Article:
Tuesday, November 5, 2013

NaNoWriMo '13 Journal: Day 1 (err.. Day 5)

Let this month of madness begin! If you don't already know, November is National Novel Writing Month. During this time, authorial hopefuls such as I embark on a grand adventure with the the ups and downs of a drug-induced manic episode. There will be tears. There will be hardship. And hopefully, there will be pants-wetting, joyous celebration when December 1 rolls around and we hold up our finished novels in our ink-stained fingers.

Monday, July 15, 2013

Notebook: The Countess and the Artist

The Countess and the Artist
By Blake Tan

Reclining in a lounge seat in her parlour, her crimson shawl draped carelessly over her shoulder, Varvara Golovina did not look the commanding, imperial presence she seemed at court. She looked distraught, fanning herself with her free hand while she sipped from a frosted glass.

“Louise,” the countess said when she noticed the French exile standing in the doorway. “Oh, my darling Louise, I’m sorry for you to see me in such a state. I’m a mess.”

“Nonsense,” the painter said, coming into the parlour and taking a seat across from the countess, folding her hands in her lap. “You look beautiful as always, Varvara.”

“Louise,” Varvara said, burying her face in her crimson shawl. “I think Nikolai is cheating on me.”

Tuesday, April 2, 2013

Reflections of a Third-Year 'Humans vs. Zombies' Survivor

A properly formed firing line. Photo courtesy of HvZ Athens.
I have been fighting the good fight, resisting the onslaught of the living dead on Ohio University's Athens campus, for three years. I have played over eight games, counting the fall and spring games, invitationals, and  even a winter game. I have stood the line against shambling (and not-so-shambling) hordes of zombies hungry for a tug of my bandanna. I went from pathetic, scared-shitless noob to captaining my own strike team of hardened, grizzled veterans. When the zeds besieged us in front of Fort Ellis in the winter of '12, during final night, I stood with over a half-dozen other survivors on the left staircase -- I remember distinctly when our flanks were breached and zombies poured across the defenses, the hasty, haphazard retreat to the tower. I have died many times, risen as a member of the walking dead, and proceeded to die and resurrect countless times after that

Through it all, I've made friends in the foxholes, stolid companions in the midst of a war for our very humanity. I've seen those friends turn, our brotherhood tested when undeath took hold, and I've been on the other side, a bandanna-hungry demon, prowling and stalking my hapless human prey. These memories, these friendships, and lessons learned (oftentimes, by the skin of our own hides) are what HvZ is all about.

If you're going out there and playing HvZ in Athens tonight, let a "pro" (I use the term loosely; there are countless others with far more experience than I) share some of tips to aid you in your survival (and fun!) out there.

Saturday, March 30, 2013

Character Study: Kenneth Branagh's 'Henry V'

A Darker Kind of King: Kenneth Branagh's Henry V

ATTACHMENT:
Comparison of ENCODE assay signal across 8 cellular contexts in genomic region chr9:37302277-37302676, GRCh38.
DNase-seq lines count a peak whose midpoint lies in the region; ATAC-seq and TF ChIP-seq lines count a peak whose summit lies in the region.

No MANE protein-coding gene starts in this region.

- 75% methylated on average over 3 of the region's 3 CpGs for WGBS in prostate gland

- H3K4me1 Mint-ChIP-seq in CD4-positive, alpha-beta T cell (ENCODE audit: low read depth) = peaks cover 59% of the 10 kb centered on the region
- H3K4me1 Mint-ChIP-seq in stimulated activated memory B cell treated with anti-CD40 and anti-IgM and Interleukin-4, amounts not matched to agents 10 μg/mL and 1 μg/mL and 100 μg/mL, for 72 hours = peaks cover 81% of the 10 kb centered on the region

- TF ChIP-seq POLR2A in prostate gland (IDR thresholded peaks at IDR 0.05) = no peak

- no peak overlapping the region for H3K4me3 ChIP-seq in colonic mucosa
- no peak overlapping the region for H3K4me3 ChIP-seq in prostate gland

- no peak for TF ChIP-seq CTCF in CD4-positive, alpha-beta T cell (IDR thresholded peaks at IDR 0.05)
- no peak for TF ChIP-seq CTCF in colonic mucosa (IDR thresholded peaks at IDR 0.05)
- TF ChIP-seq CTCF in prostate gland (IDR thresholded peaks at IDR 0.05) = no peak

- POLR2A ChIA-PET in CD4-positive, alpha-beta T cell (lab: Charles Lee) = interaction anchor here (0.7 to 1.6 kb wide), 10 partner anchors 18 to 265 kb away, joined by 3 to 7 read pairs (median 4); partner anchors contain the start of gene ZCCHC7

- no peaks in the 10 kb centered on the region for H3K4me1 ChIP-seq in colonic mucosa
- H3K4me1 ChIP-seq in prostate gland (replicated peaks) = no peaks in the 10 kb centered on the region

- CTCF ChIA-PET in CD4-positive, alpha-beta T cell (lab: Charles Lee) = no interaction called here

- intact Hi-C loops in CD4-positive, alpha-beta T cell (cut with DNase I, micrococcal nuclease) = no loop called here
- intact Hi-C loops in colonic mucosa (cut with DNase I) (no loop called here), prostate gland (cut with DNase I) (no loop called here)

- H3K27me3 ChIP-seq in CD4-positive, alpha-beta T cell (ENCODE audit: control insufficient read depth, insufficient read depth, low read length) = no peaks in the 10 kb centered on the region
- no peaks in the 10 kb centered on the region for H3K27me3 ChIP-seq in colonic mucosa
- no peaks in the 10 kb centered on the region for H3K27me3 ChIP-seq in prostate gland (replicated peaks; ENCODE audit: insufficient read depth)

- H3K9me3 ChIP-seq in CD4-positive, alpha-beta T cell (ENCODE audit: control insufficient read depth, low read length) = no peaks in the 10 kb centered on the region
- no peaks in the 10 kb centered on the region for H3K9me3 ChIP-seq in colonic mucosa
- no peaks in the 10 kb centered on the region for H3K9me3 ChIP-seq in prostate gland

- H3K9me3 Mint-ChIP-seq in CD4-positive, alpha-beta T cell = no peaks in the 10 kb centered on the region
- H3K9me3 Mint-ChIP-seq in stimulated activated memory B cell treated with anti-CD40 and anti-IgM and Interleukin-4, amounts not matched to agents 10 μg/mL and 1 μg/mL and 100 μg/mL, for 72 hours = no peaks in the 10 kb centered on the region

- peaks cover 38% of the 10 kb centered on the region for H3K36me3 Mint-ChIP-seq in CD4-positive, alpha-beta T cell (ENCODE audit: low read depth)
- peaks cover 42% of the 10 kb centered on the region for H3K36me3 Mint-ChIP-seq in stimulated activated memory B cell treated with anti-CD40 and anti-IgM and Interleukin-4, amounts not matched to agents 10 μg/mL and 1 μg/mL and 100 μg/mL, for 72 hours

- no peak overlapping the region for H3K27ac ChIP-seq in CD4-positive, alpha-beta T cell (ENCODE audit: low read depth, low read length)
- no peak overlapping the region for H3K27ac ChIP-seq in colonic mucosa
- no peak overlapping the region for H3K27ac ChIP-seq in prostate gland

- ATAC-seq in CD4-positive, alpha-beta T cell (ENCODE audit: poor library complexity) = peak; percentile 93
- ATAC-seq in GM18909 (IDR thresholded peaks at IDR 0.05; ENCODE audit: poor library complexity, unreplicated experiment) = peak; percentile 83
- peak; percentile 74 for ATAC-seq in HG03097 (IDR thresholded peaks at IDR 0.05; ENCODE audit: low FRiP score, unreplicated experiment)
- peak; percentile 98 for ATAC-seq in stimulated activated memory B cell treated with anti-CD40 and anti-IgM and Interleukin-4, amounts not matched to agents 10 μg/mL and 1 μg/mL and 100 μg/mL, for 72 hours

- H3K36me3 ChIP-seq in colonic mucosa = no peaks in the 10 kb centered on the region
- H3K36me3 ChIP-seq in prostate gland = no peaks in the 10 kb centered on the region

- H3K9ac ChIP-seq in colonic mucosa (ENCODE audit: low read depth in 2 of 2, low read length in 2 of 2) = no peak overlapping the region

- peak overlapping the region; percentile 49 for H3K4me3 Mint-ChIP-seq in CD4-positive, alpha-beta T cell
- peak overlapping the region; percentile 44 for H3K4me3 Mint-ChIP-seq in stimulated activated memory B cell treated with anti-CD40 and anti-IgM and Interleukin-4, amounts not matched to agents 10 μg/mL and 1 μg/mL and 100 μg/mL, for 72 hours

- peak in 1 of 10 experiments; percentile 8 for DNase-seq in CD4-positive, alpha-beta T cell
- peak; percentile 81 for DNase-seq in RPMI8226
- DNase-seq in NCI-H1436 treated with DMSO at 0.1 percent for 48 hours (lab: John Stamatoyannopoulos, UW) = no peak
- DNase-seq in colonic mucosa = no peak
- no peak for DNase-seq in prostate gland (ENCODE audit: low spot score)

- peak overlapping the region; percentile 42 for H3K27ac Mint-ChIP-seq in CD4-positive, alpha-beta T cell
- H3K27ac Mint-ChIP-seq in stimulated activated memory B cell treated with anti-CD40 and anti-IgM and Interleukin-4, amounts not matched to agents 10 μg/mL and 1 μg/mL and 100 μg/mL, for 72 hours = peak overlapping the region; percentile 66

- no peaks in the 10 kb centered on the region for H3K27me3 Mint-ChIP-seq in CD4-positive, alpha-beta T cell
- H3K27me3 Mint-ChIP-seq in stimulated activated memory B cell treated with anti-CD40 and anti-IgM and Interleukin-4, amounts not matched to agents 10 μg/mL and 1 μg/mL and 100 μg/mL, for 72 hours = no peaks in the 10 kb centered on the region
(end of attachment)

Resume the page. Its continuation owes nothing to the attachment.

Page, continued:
A flash of fire upon a matchstick illuminates Derek Jacobi’s face. He is alone in a moody sort of darkness, shrouded except for the thin light he holds up to his face. In the opening scene of the 1989 version of Henry V, the director and auteur Kenneth Branagh sets a much darker, realistic tone for the film in comparison to the earlier Laurence Olivier vision. In contrast, the 1944 film opens with a bright, birds-eye view of Elizabethan London set to swelling music as the camera pans over to the Globe Theater. In the opening scene alone, Branagh seeks to render his version of William Shakespeare’s Henry V distinctive in its gloomier vision of the famed English monarch. The atmosphere established in the earlier moments of the film is carried throughout its entirety by Branagh’s own performance as Henry, his use of music composed by Patrick Doyle, and his decision to include scenes from the text that were left out by Olivier in his version. By doing so, Branagh portrays a more complex Henry V and suggests a blacker nature beneath his charisma.

Friday, March 8, 2013

How the Legend Faltered: 'Guild Wars 2' and the Personal Story

To start, let me say that I love Guild Wars 2. Like many original Guild Wars fans, I pinned all my hopes for an MMO onto ArenaNet's return to Tyria. For the most part, Guild Wars 2 delivers. I'm as engrossed in the world and the game as much, if not more so, than any MMO to date. Unsurprisingly, of course, not everyone is happy. 

Despite Guild Wars 2's critical and commercial success, there's a portion of the player population still disgruntled over a host of varying issues. Rangers are concerned that their damage isn't up to par with other professions, more casually-oriented players cry foul over the introduction of Ascended gear, and World vs. World invaders twiddle their thumbs anticipating the promised progression for WvW in the March update.

But, for me, as a player, what bothered me most about Guild Wars 2 wasn't the bugs, the relatively imbalanced nature of the eight professions (let's be honest: Warriors are a bit OP), the lack of support for sPvP, or even the humongous foul-up that was November's Lost Shores event. No, I felt most betrayed over the disappointing mess of soulless supporting characters, unrelated narrative arcs, and lack of reward, both material and narrative, that made up Guild Wars 2's Personal Story.